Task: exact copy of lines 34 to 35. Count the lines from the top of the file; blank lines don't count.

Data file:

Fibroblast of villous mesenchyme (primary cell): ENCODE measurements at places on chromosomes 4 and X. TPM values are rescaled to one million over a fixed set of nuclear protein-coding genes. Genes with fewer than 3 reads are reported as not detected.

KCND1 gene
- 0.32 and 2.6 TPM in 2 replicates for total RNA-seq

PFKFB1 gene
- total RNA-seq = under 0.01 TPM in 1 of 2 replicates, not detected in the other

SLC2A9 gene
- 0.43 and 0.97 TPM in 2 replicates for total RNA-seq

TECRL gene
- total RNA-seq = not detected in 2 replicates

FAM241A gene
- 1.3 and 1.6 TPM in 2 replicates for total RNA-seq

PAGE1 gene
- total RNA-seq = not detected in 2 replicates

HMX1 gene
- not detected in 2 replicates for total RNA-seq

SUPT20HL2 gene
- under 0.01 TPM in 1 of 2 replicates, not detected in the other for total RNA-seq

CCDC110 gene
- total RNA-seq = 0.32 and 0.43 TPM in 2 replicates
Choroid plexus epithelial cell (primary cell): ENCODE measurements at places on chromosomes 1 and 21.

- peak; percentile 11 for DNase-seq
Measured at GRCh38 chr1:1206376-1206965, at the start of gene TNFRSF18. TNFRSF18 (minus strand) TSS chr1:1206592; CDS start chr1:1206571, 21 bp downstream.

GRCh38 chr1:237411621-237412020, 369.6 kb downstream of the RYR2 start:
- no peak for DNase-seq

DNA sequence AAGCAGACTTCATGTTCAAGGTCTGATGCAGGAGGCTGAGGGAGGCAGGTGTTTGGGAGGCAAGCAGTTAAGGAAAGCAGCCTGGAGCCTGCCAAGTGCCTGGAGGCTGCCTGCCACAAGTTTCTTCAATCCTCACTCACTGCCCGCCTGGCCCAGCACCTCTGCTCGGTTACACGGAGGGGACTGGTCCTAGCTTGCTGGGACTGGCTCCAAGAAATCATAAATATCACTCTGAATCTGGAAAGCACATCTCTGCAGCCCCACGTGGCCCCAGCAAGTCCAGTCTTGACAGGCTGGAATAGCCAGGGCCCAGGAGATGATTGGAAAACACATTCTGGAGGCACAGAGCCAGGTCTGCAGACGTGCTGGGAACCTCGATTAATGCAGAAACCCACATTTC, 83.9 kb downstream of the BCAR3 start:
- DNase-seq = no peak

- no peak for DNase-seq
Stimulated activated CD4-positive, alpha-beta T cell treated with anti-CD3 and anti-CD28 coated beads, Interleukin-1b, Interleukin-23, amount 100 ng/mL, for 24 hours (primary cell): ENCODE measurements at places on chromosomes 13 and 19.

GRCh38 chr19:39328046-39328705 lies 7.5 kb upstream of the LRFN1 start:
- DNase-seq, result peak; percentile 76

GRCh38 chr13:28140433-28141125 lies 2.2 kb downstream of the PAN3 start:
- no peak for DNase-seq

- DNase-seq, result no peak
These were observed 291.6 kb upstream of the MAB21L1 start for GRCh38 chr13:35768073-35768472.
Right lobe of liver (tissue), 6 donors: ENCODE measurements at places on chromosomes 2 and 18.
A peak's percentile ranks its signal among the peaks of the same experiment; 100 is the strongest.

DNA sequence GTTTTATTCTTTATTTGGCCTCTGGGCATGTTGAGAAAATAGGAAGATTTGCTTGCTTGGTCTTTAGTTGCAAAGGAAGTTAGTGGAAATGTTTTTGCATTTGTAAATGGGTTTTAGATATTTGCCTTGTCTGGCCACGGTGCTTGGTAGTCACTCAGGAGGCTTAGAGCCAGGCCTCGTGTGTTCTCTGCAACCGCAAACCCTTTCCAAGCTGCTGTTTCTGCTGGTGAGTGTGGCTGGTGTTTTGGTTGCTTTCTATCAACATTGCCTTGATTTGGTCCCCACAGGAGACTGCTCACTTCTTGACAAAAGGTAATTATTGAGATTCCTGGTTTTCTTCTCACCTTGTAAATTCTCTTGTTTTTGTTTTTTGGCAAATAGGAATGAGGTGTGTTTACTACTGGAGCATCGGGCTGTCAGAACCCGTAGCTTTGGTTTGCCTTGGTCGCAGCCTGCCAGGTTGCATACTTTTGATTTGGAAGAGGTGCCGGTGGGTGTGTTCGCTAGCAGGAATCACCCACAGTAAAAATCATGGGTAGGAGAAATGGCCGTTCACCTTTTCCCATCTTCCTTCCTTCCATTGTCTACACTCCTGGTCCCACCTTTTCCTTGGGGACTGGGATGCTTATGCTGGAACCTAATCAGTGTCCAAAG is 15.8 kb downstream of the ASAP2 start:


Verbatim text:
These were observed 291.6 kb upstream of the MAB21L1 start for GRCh38 chr13:35768073-35768472.
Right lobe of liver (tissue), 6 donors: ENCODE measurements at places on chromosomes 2 and 18.